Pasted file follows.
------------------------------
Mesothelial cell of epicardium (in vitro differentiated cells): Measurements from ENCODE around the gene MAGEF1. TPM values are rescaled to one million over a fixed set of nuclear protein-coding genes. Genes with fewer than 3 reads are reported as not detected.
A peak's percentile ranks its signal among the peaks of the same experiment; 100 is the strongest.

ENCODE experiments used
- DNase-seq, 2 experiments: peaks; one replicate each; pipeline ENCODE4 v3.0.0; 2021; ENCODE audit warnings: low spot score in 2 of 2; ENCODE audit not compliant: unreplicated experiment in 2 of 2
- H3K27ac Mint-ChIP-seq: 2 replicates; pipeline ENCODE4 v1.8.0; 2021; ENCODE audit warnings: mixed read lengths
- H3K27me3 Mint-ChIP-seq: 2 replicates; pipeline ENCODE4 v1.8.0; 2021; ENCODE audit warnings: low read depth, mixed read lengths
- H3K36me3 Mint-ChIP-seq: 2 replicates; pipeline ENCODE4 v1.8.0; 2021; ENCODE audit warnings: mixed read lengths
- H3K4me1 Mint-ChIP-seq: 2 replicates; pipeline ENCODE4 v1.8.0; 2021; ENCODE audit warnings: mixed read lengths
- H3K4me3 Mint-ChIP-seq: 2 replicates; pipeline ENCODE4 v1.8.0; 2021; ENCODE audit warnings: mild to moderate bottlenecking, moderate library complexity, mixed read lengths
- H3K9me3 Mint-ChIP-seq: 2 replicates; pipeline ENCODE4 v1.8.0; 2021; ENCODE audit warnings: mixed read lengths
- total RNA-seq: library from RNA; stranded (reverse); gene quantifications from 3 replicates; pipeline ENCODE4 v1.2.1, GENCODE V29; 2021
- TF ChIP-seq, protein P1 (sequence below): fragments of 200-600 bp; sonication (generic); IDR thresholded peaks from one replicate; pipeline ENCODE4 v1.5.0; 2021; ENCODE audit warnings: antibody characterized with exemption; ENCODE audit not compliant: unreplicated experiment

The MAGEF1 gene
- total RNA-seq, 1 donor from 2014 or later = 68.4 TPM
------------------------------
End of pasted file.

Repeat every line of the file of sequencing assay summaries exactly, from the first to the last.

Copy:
Mesothelial cell of epicardium (in vitro differentiated cells): Measurements from ENCODE around the gene MAGEF1. TPM values are rescaled to one million over a fixed set of nuclear protein-coding genes. Genes with fewer than 3 reads are reported as not detected.
A peak's percentile ranks its signal among the peaks of the same experiment; 100 is the strongest.

ENCODE experiments used
- DNase-seq, 2 experiments: peaks; one replicate each; pipeline ENCODE4 v3.0.0; 2021; ENCODE audit warnings: low spot score in 2 of 2; ENCODE audit not compliant: unreplicated experiment in 2 of 2
- H3K27ac Mint-ChIP-seq: 2 replicates; pipeline ENCODE4 v1.8.0; 2021; ENCODE audit warnings: mixed read lengths
- H3K27me3 Mint-ChIP-seq: 2 replicates; pipeline ENCODE4 v1.8.0; 2021; ENCODE audit warnings: low read depth, mixed read lengths
- H3K36me3 Mint-ChIP-seq: 2 replicates; pipeline ENCODE4 v1.8.0; 2021; ENCODE audit warnings: mixed read lengths
- H3K4me1 Mint-ChIP-seq: 2 replicates; pipeline ENCODE4 v1.8.0; 2021; ENCODE audit warnings: mixed read lengths
- H3K4me3 Mint-ChIP-seq: 2 replicates; pipeline ENCODE4 v1.8.0; 2021; ENCODE audit warnings: mild to moderate bottlenecking, moderate library complexity, mixed read lengths
- H3K9me3 Mint-ChIP-seq: 2 replicates; pipeline ENCODE4 v1.8.0; 2021; ENCODE audit warnings: mixed read lengths
- total RNA-seq: library from RNA; stranded (reverse); gene quantifications from 3 replicates; pipeline ENCODE4 v1.2.1, GENCODE V29; 2021
- TF ChIP-seq, protein P1 (sequence below): fragments of 200-600 bp; sonication (generic); IDR thresholded peaks from one replicate; pipeline ENCODE4 v1.5.0; 2021; ENCODE audit warnings: antibody characterized with exemption; ENCODE audit not compliant: unreplicated experiment

The MAGEF1 gene
- total RNA-seq, 1 donor from 2014 or later = 68.4 TPM